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If there is an underlying message in Black Panther: Wakanda Forever, it is that the supremacy of white men in the Marvel universe is at an end - Wakanda Forever is powered almost completely by women of color, with only the villain of the piece being portrayed by a male.

Wakanda Forever, as almost everybody knows, is the follow-up to the original Black Panther from 2018, which starred Chadwick Boseman as the titular superhero and that generated box office receipts well in excess of $1 billion.  It was seen as proof positive that a Black actor could carry a superhero film, and it was expected that Boseman's Black Panther - and the mythical African nation of Wakanda, which he ruled as King T'Challa - would be central to the Marvel Cinematic Universe (MCU) going forward.

Those plans, of course, were derailed when Boseman passed away of colon cancer in 2020 at age 43, and Marvel, along with writer-director Ryan Coogler, were faced with decisions about whether to recast the role and, if not, how to move ther franchise forward.

Black Panther: Wakanda Forever, is the result of those deliberations, and if it is the product of corporate strategizing it also manages to be a deeply felt meditation on loss that transcends the traditional comic book movie construct.  The role has not been recast, and instead, from the opening frames until its final moments, Wakanda Forever manages to weave in an emotional story about how people (in this case, actors and the characters they play) grieve and cope.  

The actors who return to the franchise - Letitia Wright, Lupita Nyong'o, Danai Gurira, Winston Duke, and especially Angela Bassett - are terrific, bring unexpected layers to their roles.  Dominique Thorne is also wonderful in a new role (a brilliant college science student), and Tenoch Huerta is strong as Namor, who leads a race of  blue-skinned water-breathing mutants that come into conflict with the Wakandans.

Okay, let's be clear - this is still a comic book movie.  (The phrase "blue-skinned water-breathing mutants" sort of gives that away.). I do think that a a percentage of the plot and action is just silly, and the 2 hour, 45 minute run time is at least 15-20 minutes too long.  And it was funny - before Wakanda Forever started, we saw a trailer for Avatar: The Way of Water, which also has a lot of blue-skinned blue people under water … maybe a statement in itself about creativity in Hollywood.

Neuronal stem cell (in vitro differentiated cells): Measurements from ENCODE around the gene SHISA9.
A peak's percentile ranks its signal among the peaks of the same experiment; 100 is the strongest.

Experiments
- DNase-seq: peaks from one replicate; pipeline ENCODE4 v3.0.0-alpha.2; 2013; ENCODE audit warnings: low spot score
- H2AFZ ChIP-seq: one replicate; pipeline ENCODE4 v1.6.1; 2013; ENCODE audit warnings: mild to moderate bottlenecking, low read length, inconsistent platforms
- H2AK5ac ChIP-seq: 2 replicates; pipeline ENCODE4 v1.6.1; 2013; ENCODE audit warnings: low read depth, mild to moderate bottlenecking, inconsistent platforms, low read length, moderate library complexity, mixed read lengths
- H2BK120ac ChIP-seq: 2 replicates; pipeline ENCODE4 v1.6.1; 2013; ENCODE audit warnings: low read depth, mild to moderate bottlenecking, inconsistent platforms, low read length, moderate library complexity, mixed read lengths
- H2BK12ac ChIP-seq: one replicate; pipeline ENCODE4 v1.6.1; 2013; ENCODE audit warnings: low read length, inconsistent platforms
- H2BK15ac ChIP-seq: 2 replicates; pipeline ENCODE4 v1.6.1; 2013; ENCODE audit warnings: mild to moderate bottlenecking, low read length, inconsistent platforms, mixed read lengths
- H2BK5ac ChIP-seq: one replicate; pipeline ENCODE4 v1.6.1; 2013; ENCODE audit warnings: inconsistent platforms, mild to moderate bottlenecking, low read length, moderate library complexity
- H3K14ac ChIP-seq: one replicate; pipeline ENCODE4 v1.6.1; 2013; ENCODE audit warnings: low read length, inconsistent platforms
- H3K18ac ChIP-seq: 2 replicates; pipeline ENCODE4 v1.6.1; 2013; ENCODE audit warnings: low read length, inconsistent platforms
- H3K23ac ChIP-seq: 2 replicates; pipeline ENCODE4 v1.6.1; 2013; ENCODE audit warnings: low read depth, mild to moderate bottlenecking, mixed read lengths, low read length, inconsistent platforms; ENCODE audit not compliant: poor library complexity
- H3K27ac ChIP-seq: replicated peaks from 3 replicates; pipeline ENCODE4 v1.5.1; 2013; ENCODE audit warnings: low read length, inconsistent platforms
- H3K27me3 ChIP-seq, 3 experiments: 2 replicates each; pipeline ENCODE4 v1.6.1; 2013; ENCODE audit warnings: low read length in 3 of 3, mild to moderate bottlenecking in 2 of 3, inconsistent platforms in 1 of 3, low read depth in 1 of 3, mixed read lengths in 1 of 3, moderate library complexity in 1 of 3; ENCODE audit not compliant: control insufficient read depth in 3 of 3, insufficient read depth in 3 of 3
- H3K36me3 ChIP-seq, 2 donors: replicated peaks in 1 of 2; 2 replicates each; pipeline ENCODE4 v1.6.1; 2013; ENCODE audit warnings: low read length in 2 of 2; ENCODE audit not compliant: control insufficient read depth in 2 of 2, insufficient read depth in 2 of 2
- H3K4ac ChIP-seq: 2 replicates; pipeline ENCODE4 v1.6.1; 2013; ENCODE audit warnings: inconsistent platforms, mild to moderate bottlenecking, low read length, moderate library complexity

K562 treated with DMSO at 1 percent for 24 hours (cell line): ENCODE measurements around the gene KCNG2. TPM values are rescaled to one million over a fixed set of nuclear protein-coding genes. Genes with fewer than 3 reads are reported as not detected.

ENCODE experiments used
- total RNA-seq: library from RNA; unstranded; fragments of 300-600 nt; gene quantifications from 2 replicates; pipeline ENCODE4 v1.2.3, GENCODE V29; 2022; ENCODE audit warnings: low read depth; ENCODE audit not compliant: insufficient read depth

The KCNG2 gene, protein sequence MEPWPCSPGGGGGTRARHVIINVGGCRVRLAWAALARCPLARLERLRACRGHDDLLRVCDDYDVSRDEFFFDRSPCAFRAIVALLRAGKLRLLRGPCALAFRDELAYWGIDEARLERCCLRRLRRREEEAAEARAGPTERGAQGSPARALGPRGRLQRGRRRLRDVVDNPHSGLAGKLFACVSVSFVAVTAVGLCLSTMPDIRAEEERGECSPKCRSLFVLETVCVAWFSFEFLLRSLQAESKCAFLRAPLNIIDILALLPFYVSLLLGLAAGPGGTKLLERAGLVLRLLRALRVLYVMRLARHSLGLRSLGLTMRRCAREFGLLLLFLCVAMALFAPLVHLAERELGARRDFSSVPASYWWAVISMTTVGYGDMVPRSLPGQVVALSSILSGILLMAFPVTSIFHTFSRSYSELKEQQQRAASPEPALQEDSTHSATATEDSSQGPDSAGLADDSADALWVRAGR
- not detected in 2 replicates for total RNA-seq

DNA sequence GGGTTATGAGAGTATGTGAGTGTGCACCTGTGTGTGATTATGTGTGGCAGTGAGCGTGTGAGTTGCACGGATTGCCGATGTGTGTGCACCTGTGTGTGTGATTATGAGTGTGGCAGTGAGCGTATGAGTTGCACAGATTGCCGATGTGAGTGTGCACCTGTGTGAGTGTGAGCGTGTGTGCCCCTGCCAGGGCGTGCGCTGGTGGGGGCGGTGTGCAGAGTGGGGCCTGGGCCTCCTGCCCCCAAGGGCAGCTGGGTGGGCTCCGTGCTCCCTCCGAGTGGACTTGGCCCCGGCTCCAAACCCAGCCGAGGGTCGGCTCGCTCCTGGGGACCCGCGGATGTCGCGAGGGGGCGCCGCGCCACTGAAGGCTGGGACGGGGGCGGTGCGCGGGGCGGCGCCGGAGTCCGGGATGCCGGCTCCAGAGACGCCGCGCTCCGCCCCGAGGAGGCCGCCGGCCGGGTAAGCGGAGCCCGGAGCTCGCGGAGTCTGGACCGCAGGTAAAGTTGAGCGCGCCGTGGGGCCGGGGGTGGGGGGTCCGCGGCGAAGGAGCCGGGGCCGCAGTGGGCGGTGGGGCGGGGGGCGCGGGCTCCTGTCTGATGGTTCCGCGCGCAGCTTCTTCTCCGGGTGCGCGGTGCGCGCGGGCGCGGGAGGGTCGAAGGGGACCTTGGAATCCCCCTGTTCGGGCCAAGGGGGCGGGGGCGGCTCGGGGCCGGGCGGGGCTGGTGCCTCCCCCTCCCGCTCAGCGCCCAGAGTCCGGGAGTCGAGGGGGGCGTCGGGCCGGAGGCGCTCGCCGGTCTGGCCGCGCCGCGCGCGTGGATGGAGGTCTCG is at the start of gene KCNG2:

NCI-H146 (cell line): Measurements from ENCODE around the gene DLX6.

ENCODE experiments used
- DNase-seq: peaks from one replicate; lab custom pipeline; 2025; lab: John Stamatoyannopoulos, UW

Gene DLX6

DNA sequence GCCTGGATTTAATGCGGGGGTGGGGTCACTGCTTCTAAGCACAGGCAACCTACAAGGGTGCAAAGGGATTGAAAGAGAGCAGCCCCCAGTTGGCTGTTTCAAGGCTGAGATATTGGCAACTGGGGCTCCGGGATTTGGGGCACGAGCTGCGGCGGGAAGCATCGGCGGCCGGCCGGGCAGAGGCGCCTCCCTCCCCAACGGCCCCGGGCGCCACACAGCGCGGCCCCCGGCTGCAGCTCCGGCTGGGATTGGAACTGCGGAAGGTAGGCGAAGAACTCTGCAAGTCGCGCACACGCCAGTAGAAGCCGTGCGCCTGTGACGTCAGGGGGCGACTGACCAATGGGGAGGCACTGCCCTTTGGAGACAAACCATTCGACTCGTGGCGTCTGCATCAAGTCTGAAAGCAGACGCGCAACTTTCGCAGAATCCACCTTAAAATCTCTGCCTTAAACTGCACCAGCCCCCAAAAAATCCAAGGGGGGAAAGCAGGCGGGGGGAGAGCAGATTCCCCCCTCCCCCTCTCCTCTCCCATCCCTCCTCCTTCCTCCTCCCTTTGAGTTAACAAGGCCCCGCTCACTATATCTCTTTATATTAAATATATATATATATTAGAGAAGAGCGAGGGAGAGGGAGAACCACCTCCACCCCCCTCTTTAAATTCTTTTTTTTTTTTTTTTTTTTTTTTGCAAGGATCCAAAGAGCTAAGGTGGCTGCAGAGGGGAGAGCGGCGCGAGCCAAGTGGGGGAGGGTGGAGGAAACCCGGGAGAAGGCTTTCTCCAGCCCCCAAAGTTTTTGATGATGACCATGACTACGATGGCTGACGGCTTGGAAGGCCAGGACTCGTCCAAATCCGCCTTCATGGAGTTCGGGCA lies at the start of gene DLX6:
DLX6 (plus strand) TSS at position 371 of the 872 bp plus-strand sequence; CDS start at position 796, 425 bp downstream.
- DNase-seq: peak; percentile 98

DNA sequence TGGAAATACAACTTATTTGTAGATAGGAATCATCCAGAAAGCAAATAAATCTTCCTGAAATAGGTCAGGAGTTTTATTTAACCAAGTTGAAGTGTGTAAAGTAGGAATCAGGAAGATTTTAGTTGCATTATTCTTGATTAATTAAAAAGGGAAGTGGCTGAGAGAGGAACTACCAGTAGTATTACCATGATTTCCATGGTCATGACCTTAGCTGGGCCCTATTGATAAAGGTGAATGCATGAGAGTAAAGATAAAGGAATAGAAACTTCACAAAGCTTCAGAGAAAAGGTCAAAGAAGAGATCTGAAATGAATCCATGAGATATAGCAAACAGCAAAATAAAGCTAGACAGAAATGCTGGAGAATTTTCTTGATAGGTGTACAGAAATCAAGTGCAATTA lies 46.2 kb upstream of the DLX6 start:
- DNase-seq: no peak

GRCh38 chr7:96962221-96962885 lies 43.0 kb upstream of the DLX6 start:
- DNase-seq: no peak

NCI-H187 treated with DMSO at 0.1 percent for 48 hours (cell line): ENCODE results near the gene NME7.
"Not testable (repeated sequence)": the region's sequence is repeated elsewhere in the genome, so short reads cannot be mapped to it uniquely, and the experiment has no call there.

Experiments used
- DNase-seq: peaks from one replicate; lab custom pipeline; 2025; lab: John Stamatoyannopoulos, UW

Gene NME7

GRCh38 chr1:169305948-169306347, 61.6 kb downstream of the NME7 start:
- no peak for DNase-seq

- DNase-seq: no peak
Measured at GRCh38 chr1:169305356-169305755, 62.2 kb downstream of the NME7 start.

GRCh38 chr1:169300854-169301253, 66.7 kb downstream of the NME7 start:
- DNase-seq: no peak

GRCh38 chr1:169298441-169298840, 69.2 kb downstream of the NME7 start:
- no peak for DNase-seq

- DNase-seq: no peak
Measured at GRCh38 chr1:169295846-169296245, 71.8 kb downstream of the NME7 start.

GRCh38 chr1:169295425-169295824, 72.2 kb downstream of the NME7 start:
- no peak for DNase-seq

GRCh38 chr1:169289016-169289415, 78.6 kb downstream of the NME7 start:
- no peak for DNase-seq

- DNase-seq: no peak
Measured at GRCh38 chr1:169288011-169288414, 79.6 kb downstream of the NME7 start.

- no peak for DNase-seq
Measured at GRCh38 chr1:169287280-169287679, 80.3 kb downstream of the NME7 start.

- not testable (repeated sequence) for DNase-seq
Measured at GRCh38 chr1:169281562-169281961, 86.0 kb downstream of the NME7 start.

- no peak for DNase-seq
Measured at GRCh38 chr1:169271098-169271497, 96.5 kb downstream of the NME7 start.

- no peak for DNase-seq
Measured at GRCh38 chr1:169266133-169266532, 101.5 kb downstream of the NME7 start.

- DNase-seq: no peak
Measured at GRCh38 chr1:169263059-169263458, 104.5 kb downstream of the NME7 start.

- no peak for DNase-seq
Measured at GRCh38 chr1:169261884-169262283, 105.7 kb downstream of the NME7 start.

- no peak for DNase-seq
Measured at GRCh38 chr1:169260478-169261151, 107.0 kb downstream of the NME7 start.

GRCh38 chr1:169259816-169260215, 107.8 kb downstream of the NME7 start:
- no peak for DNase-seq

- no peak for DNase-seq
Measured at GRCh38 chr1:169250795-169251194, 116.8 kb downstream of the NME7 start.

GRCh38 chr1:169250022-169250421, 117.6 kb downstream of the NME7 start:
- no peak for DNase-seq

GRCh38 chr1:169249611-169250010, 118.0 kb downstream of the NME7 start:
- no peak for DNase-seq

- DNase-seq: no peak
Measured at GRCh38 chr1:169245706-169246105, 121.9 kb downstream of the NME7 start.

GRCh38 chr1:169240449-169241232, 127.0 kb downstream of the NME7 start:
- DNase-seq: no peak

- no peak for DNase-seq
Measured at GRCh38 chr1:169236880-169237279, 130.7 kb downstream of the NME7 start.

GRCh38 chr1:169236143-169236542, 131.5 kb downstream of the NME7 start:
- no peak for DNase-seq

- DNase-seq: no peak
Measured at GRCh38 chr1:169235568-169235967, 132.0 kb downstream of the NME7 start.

That said, we really enjoyed Black Panther: Wakanda Forever, especially the various ways in which it celebrates scientific knowledge and achievement as a superpower, and focuses on young women of color and their ability to exercise agency over their own destinies.  Under the circumstances, that's not too grandiose a description for the movie's goals, I think.  If you're going to make superhero movies, it might as well extol diversity as being a strength, not a weakness.

Clearly, by the way, this is something that the MCU has on its mind;  in addition to Captain Marvel (Brie Larson), there are a ton of women on the bench, including She-Hulk (Tatiana Maslany) and the new Black Widow (Florence Pugh).  I'm sure many of the movies and TV series in which this group is featured will be a silly as some of the projects that featured Iron-Man, Capital America, et. al.  But maybe that's when real diversity is achieved, when women and people of color have the ability to star in silly stuff just as much as white men.

I have two terrific red wines to recommend to you this week.

First, the 2019 Ashlynn Pinot Noir from Oregon's Willamette Valley (that's what I am drinking in FaceTime, above).  It is balanced and smooth and everything that one expects from an terrific pinot noir - a perfect sipping wine as the weather gets colder and the fireplace gets warmed up.

Second, there's a wonderful Syrah from France - the 2020 Maison Les Alexandrins Le Cabanon Rouge, which is 95 percent syrah and five percent viognier, and has a nice smoothness and spiciness that stands up to a heart meal.

That's it for this week.

Have a great weekend, and I'll see you Monday … as Year 22 of MorningNewsBeat begins.